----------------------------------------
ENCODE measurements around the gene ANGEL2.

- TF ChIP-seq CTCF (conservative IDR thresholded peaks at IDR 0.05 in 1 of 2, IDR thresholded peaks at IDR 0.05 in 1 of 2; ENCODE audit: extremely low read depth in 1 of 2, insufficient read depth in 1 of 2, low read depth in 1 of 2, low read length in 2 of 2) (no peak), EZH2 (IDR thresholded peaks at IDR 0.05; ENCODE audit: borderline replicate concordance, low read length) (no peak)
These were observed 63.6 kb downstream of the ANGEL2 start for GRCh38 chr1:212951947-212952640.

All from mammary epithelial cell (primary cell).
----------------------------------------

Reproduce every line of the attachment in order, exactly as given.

ENCODE measurements around the gene ANGEL2.

- TF ChIP-seq CTCF (conservative IDR thresholded peaks at IDR 0.05 in 1 of 2, IDR thresholded peaks at IDR 0.05 in 1 of 2; ENCODE audit: extremely low read depth in 1 of 2, insufficient read depth in 1 of 2, low read depth in 1 of 2, low read length in 2 of 2) (no peak), EZH2 (IDR thresholded peaks at IDR 0.05; ENCODE audit: borderline replicate concordance, low read length) (no peak)
These were observed 63.6 kb downstream of the ANGEL2 start for GRCh38 chr1:212951947-212952640.

All from mammary epithelial cell (primary cell).